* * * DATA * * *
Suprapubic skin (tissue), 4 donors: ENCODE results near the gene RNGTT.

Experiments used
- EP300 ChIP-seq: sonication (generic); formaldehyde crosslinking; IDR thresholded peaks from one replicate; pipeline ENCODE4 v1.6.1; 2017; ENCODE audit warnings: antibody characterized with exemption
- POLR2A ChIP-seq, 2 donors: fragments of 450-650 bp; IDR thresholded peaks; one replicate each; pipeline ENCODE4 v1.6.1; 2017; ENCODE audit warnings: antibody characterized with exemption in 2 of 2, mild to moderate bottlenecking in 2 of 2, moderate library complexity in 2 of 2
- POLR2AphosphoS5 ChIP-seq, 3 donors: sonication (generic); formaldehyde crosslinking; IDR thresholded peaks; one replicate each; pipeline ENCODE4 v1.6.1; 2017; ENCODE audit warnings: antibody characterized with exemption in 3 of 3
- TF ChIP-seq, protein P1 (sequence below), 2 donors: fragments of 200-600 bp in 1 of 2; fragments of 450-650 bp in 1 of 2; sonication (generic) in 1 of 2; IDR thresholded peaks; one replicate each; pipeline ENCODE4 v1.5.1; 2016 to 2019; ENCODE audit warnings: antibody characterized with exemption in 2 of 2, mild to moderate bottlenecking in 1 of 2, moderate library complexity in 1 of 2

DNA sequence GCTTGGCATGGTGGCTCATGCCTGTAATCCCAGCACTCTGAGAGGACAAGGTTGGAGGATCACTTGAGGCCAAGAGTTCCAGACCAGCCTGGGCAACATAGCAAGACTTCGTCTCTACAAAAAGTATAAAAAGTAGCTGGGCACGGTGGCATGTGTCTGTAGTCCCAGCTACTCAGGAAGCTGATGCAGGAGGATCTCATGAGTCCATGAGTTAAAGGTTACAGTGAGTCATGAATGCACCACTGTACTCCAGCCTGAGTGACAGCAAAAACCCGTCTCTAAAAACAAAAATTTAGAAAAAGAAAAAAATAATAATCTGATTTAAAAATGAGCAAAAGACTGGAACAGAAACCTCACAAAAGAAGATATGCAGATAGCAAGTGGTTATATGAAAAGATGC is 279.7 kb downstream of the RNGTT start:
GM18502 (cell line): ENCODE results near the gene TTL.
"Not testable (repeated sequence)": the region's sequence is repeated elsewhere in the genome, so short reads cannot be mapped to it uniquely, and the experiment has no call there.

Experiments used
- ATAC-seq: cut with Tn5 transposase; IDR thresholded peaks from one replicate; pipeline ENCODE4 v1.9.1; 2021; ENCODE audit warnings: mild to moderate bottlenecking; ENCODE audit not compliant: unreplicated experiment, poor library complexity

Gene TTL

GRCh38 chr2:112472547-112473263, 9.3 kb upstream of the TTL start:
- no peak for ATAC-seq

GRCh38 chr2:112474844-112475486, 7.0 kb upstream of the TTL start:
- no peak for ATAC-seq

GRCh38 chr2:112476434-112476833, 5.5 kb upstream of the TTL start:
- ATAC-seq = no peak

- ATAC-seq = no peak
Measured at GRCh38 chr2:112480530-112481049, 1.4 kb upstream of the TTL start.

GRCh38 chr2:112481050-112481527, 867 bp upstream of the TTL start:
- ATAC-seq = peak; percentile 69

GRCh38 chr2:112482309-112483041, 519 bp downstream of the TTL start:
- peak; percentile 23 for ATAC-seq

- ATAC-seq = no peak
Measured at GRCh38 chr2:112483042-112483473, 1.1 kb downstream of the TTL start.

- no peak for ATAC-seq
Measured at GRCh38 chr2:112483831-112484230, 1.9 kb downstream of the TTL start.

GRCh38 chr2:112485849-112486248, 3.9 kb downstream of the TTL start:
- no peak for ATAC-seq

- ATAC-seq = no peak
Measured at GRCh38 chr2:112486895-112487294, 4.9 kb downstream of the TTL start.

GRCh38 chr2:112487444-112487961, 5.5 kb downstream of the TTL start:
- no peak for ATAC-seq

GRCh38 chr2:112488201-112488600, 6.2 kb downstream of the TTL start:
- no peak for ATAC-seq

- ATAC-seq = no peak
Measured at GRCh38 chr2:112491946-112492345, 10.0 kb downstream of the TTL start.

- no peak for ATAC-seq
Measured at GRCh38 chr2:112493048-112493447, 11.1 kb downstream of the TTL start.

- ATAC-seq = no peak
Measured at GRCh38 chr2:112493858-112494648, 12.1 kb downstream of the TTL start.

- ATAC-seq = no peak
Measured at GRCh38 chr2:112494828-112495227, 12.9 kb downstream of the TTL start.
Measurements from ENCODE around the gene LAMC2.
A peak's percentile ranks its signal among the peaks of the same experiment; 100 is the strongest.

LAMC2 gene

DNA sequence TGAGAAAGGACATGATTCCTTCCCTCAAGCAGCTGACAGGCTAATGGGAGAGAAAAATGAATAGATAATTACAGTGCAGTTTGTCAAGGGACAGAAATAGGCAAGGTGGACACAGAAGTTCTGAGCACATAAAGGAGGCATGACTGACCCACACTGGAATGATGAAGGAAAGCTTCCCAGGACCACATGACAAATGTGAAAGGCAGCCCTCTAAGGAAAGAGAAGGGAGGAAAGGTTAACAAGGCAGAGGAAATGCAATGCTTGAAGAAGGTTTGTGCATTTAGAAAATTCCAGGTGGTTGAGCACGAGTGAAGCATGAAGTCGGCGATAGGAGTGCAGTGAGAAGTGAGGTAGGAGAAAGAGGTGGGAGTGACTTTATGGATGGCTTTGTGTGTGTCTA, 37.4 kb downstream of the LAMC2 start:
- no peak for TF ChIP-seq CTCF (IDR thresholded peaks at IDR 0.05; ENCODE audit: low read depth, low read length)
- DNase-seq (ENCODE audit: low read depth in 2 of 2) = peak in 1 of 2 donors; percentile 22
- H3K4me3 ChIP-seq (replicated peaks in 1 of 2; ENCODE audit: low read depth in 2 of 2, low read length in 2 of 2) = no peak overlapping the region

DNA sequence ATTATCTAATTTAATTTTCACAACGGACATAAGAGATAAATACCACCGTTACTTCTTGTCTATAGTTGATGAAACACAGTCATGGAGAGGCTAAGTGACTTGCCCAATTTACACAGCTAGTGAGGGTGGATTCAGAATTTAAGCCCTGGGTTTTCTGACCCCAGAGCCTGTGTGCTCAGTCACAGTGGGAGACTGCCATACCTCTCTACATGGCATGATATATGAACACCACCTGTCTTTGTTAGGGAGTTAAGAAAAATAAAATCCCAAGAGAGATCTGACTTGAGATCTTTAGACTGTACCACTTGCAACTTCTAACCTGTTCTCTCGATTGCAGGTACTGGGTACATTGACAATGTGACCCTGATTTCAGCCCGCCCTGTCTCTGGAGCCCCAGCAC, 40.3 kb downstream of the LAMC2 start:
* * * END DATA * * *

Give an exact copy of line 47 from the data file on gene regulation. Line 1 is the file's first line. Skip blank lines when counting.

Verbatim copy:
LAMC2 gene